Isidro Andrade-Tafolla was a star soccer player at Glencoe High School in Hillsboro during the late 1980s. His skills earned him a nomination to the All-America Team and received college scholarship offers.
Tragically, he was never able to pursue a college degree because his mother passed away before he graduated from high school, requiring him to help care for his younger siblings.
In his twenties, he was able to return to his soccer career and had a brief professional stint with the Portland Pride indoor team and a year with the Seattle Sounders.
When his dreams of pro career ended, he returned to Oregon, where he led a quiet life working for Washington County’s maintenance department and coaching youth soccer. All that changed on September 18, 2017, when he and his wife, Renee, were racially profiled by federal immigration agents outside the Washington County Courthouse. Without identifying themselves, plain-clothes agents surrounded the couple as they were walking toward their truck. The agents demanded Isidro’s ID, giving no explanation as to why. They showed the couple a photo of a man who had no resemblance to Isidro except for his brown skin.
The incident was videotaped by ACLU legal observers, who were at the courthouse monitoring a protest against unethical tactics by Immigration and Customs Enforcement (ICE). Nearly every Portland news outlet reported on this incident.
Isidro was left feeling angry, humiliated and betrayed. He has been a United States citizen for 25 years and has worked at the county for two decades, dedicating his career to serving his community.
“I was really confused about what was happening,” Isidro said. “I later found out that they were following and targeting me and my wife. That made me feel horrible—no one should be put in a situation like that. I feel like the government betrayed me. Not only did they harass me—they didn’t even introduce themselves or say what they wanted, and they never apologized for their mistake.”
Isidro’s experience is part of a long history of federal agents unlawfully targeting brown and black people across Oregon. Racial profiling was commonplace in our state until Oregon lawmakers stepped in to stop the practice in 1987. They passed a law creating limits on how much local and state law enforcement officials can collaborate with the federal government in enforcing federal immigration laws.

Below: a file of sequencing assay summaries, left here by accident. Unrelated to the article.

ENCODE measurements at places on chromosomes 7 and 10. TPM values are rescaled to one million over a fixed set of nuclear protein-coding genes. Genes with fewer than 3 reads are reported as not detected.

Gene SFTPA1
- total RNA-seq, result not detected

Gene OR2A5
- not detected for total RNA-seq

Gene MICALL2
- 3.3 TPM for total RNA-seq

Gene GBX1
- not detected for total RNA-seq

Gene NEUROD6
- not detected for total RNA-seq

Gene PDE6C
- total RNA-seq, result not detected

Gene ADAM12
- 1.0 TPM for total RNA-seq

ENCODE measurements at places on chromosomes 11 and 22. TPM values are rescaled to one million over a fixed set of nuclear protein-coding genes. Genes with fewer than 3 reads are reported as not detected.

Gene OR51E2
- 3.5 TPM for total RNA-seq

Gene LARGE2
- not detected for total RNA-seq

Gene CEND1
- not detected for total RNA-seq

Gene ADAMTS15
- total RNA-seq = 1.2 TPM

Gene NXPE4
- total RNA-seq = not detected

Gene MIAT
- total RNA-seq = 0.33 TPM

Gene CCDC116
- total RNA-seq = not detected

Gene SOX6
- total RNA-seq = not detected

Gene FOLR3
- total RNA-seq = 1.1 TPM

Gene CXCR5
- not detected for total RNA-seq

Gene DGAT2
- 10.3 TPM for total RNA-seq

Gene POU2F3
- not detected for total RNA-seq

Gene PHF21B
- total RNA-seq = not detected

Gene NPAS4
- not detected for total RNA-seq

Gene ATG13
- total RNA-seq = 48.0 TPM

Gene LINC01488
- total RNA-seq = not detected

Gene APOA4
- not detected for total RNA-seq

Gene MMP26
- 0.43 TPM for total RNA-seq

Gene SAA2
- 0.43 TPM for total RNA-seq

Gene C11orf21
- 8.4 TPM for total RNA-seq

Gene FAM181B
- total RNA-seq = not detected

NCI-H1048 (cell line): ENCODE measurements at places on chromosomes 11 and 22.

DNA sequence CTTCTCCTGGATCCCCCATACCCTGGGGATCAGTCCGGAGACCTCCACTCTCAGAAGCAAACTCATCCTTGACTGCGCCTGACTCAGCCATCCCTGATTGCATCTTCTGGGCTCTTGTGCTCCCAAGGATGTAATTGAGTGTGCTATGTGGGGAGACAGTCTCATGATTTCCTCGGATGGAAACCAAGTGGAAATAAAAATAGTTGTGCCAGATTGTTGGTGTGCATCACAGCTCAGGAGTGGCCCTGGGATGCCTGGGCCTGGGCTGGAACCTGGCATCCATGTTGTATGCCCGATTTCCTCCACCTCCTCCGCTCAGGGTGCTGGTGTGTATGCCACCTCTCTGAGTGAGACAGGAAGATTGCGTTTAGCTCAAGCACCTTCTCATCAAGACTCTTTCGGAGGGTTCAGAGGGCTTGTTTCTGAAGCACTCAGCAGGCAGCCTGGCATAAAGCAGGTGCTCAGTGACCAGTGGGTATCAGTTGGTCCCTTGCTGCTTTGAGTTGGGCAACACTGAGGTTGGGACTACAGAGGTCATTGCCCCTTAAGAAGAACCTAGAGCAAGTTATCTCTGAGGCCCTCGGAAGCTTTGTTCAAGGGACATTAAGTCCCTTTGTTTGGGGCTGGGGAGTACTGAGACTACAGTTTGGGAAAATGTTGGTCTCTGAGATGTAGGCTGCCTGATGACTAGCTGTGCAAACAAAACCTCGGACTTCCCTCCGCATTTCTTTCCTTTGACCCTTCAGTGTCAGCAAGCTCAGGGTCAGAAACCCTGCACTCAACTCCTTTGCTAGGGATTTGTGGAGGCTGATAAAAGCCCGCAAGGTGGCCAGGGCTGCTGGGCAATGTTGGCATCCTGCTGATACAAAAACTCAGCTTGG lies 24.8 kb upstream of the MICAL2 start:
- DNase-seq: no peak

Now a Salem-based non-profit, Oregonians for Immigration Reform, which has strong ties to white supremacist groups, is collecting signatures to place a measure on the 2018 ballot trying to repeal this 1987 law that has protected countless Oregonians from profiling.
Community leaders are deeply concerned that, if passed, this measure, known as Initiative Petition 22, would make racial profiling much worse than it is today.
“We are deeply concerned because there was a lot of discrimination before it passed,” said Ramon Ramirez, President of PCUN, a Woodburn-based group that advocates for farmworker rights. “The police didn’t know who was documented and undocumented or a U.S. citizen or a legal permanent resident. They were just pointing out where Latinos lived, and federal agents would go in and pull families out of their homes. They didn’t care that they were arresting U.S. citizens or taking kids from their parents. It reminded me of Nazi Germany, where Gestapo had free rein, trampling people’s rights.”
Isidro also is concerned.
“What happened to me should have never happened,” he said “It’s very wrong—they racially profiled me because of the color of my skin. This incident opened my eyes a little more, made me feel less secure. I just hope I don’t have to go through this again, and that no one else has to, either. It’s humiliating. If IP 22 passes, it will only get worse. It will tear families, friends, and communities apart. We should work to respect one another and build a stronger community, together.”